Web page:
Couples in Business: Maintaining the level of trust in your relationship

As in any relationship, trust is essential for couples in business but sometimes tension can start to build if it becomes eroded.

Business Coaching Insight:

When couples start running a business together their previous ways of communicating with each other are rarely sufficient

It starts with small insignificant things that don't mean much by themselves but over time they start to undermine the trust you have in each other.

It basically comes down to making sure you communicate well with each other.

However when you're under pressure and busy it's easy to get complacent and sloppy communication can ensue. 

Common traps to avoid

Every relationship is different but here are a couple of scenarios that we've seen between couples in business:

1. Making promises you can't keep

Tension can sometimes build when one partner constantly makes promises they don't keep.

It’s natural to feel let down and start to withdraw trust when this happens but once this happens one partner becomes guarded. This can ruin an otherwise solid relationship.

2. Assuming you've got your partners full commitment when you haven't really

As an example of how this can easily happen, you might ask your partner about something but they're too busy to really think about it so they give you a quick response that they change their mind about later.

Or, they just said 'yes' to keep you happy in that moment but they're not really committed.

Either way these kinds of situations can lead to one partner feeling let down.

Tips for maintaining trust

Just because you communicated well as a couple in the past does not necessarily mean it will be enough when you're running a business together so here are a few tips:

  • Formalize your communication:

    As with any other business partners, couples in business need to formalize their communications in order to minimize misunderstandings.

    For example, have regular meetings with agenda’s with specific issues that need to be discussed. 

    This might seem a bit over the top when you can discuss things over dinner but in addition to making things absolutely clear in the business, it also frees you up to talk about non-work topics at home!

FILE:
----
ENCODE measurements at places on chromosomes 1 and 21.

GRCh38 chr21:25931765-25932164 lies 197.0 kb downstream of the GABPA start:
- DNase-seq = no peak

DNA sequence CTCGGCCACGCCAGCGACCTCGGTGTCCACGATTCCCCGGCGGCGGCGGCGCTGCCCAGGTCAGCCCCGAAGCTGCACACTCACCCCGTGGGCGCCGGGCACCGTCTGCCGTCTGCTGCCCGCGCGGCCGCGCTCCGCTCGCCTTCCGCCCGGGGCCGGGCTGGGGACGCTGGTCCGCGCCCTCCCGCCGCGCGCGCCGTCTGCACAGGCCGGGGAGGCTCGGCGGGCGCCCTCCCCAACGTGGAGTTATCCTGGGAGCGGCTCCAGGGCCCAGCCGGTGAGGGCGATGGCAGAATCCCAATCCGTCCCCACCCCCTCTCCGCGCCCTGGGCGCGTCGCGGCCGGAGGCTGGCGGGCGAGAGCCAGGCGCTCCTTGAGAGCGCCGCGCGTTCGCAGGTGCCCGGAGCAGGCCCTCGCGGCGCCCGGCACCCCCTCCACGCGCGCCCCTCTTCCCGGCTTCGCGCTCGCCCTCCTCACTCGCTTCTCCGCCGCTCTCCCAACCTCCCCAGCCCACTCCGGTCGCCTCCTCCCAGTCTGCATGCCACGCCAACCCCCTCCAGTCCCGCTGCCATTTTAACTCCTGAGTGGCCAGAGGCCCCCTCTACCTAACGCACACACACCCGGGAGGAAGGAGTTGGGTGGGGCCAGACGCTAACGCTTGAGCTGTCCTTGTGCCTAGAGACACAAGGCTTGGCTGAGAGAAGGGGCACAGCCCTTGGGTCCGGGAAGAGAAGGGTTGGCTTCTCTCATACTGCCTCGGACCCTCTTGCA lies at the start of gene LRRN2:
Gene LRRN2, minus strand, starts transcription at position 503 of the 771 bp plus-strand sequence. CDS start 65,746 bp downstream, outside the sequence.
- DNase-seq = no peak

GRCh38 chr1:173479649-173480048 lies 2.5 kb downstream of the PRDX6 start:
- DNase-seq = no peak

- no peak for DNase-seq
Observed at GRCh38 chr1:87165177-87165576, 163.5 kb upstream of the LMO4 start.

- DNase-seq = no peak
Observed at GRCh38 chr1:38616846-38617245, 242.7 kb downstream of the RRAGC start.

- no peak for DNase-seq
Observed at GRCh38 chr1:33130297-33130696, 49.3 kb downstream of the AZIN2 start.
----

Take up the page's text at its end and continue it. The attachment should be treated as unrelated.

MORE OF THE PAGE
In your meetings with each other, make decisions and assign tasks to specific people. Then get a commitment from the person and write it down before moving on to the next agenda item.

    Be wary if your partner just says yes to everything and allow them the space to say no.
  • Constantly revisit longer-term goals:

    Everyone understands that big goals change. What was once a priority (‘let’s expand into Asia’) may be less of a priority when circumstances change (a new baby arrives).

    Constantly revisiting long-term goals can maintain a clear understanding between two business partners.
  • Be careful of the little breaches of trust that might seem unimportant:

    It is the small daily and weekly breaches of trust that begin to cause problems, especially for couples in business.

    ‘She said she would be here by 3 and it’s now 5pm. I’ve wasted 2 hours waiting.’ ‘He said he’d ring the customer and confirm the sales amount so that I could complete the order. It’s been two days. I’m not sure if I should ring or leave it to him.’

    You can begin to restore trust in your relationship by making small agreements that you can keep and only say yes to doing things you have every intention of doing.

    If circumstances change and you can't fulfill your agreement let your partner know as soon as possible.

    If you can't complete a task or for some reason you don’t want to, just say so. Be honest. Don’t say ‘yes’ just to placate the other person. It’s better to say a convincing ‘no’ and be straight with a person than to say a half-hearted ‘yes’ that erodes trust and confidence between the two of you.
  • Adjust your expectations:

    Sometimes trust means knowing that the other partner won’t do what you're hoping they'll do.

    This might sound a bit crazy but sometimes you need to trust that your partner won’t make the phone calls on time because he never has. Or you may need to trust that your partner will be late because she always is.

    If you know your partner well enough that you can predict what they really will do you can avoid having unrealistic expectations.

For couples in business, incorporating some of these strategies will enable your business and personal relationship to prosper while giving you the confidence to take on bigger projects and shoot for larger goals. 

Business Coaching Insights:

  • As a couple in business, are you clear about each others strengths and weaknesses and the role you each play in the business?
  • What tasks do you implicitly trust your partner to do?
  • What are your expectations of each other?

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